What are the cost savings associated with a move to the cloud? Sometimes it is not the external costs (readily apparent in the contracts or service level agreements) that unbalance a cloud migration, but the internal costs one seeks to reduce. For example, a reduction in force clearly saves money. But divesting the organization of knowledgeable workers can have long-term detrimental effects. As total-cost-of-owbership includes all direct and indirect costs of owning a particular asset, labor associated with the asset might or might not be captured as a cost center. Further, making a decision to buy services on a pay-as-you-go basis as a capital expenditure, versus operational expenditure, is one way to amortize the use of cloud resources over in-house data center maintenance. Keeping computing off the balance sheet has pros and cons, of course, based on complex financial and strategic goals best managed by a company's board, or an institution's financial controllers, not the IT department. This article sums up a recent U.K. study. In it, we read that the study advises government agencies to ensure they are not locked into a relationship with a cloud vendor beyond the duration of the contract, and to look at any exit costs. If cloud vendors offer multi-tenanted infrastructure services, where clients co-locate their computing cloud with others, then there may be hidden costs, if arrangements change.

Friday, December 7, 2012

Recording... Life... Through the Lens...

Recently controversy surrounded the photographing of a victim of a crime -- in progress. The subject was a man, pushed in front of a New York City subway train. And caught on camera by a bystander. Why he didn't help is the issue of the day. But the fact that a huge number of us walk around with cameras today, and take millions of photos, is the most startling side-effect of smart phones. In this article, Thomas Beller of The New Yorker comments on how parents spend so much effort to be with their children, only to be behind the viewfinder, capturing a moment in digital format. He recognizes that the iPhone fetish itself might contribute,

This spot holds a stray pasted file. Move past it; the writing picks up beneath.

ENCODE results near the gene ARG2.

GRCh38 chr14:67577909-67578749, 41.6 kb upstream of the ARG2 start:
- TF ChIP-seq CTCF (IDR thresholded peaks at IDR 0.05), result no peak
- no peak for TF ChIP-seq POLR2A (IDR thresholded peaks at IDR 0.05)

It has occurred to me that this picture-taking might in some ways be an excuse to touch and pet and hold the iPhone itself, which has a weirdly calming effect on people, as though it were an amulet or maybe a small living animal. I am guilty of all the smartphone sins—in essence, staring at the phone when you should be staring at life.
Beller asks, "Because if you are taking a picture of your children, which is to say if you are holding a camera (in the form of a phone) and snapping a picture, then are you, in that moment, looking at them?" The question, it seems is, should they be "in the moment", in the Buddhist sense? This is the idea one should establish mindfulness in one's day-to-day life maintaining as much as possible a calm awareness of one's bodily functions, sensations or feeling), and our mental state, consisting of thoughts and perceptions.